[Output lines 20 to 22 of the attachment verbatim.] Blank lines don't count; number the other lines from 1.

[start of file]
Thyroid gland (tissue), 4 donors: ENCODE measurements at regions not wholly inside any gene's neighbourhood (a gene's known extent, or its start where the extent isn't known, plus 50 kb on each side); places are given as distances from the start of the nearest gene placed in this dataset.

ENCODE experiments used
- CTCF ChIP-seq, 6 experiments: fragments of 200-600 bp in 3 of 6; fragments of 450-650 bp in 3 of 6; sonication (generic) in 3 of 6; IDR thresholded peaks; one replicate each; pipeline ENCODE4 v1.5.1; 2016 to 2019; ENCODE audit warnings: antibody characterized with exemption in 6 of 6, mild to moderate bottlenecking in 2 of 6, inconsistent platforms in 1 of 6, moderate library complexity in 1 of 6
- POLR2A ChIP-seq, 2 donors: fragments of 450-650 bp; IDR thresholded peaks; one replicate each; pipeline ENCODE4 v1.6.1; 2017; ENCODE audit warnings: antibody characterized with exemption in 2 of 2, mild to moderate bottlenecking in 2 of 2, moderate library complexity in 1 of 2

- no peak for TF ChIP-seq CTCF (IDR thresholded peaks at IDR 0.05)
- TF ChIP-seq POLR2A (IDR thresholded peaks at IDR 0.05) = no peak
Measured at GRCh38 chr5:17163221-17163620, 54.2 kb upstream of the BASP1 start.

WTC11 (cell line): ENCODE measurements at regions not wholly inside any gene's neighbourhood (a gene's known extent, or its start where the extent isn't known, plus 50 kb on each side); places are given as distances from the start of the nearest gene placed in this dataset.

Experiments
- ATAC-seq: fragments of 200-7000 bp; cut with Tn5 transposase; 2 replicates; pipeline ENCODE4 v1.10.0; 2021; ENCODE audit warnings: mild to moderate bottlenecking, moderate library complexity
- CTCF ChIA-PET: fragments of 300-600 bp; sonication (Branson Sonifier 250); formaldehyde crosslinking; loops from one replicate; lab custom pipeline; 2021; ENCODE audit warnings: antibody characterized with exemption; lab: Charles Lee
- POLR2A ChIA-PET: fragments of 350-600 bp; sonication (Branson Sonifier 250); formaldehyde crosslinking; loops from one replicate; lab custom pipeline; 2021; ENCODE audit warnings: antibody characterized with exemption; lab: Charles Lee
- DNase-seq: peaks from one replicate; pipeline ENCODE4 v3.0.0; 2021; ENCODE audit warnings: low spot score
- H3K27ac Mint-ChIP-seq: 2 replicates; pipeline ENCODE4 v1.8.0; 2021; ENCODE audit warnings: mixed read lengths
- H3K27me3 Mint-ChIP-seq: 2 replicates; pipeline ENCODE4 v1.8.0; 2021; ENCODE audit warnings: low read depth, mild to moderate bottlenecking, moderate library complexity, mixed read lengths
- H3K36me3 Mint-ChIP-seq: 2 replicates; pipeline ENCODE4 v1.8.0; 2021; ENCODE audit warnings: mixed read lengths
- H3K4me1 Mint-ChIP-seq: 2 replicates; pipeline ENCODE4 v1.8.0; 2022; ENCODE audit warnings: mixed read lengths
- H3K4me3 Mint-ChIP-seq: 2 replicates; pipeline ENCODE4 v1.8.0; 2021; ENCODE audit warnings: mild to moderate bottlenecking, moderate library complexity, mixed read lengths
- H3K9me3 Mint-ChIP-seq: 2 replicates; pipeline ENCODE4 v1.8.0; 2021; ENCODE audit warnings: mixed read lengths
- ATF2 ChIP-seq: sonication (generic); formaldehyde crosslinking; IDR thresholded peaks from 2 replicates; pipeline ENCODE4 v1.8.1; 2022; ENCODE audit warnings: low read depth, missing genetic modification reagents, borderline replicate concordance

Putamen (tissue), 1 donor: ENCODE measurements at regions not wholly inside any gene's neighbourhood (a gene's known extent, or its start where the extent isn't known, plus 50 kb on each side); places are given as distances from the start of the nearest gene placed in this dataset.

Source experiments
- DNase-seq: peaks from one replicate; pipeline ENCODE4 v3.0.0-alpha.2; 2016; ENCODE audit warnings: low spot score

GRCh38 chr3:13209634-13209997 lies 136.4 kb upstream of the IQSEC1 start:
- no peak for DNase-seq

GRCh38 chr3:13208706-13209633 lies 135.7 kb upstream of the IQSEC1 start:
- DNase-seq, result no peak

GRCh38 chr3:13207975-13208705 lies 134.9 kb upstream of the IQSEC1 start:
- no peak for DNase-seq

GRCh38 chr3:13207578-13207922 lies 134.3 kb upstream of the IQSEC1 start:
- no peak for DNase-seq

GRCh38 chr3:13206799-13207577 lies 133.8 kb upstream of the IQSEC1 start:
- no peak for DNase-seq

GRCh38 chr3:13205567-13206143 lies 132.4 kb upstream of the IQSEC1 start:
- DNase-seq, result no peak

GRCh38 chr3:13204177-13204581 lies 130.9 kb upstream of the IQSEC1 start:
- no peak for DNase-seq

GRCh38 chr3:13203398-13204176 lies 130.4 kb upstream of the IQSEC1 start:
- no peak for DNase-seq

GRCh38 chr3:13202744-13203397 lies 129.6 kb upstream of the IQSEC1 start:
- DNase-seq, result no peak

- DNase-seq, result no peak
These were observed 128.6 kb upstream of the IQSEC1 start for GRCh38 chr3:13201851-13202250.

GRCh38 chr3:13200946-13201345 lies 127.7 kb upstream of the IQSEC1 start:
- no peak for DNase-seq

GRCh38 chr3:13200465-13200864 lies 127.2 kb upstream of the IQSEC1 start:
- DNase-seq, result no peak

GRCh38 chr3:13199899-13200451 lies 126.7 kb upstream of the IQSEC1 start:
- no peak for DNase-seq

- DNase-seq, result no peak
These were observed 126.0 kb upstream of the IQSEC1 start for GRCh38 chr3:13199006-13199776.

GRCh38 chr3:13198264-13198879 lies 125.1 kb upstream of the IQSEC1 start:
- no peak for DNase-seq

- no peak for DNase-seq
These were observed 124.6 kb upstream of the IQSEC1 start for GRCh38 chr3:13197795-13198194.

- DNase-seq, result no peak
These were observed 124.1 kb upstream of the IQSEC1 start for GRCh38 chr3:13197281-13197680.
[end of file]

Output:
- ATF2 ChIP-seq: sonication (generic); formaldehyde crosslinking; IDR thresholded peaks from 2 replicates; pipeline ENCODE4 v1.8.1; 2022; ENCODE audit warnings: low read depth, missing genetic modification reagents, borderline replicate concordance

Putamen (tissue), 1 donor: ENCODE measurements at regions not wholly inside any gene's neighbourhood (a gene's known extent, or its start where the extent isn't known, plus 50 kb on each side); places are given as distances from the start of the nearest gene placed in this dataset.

Source experiments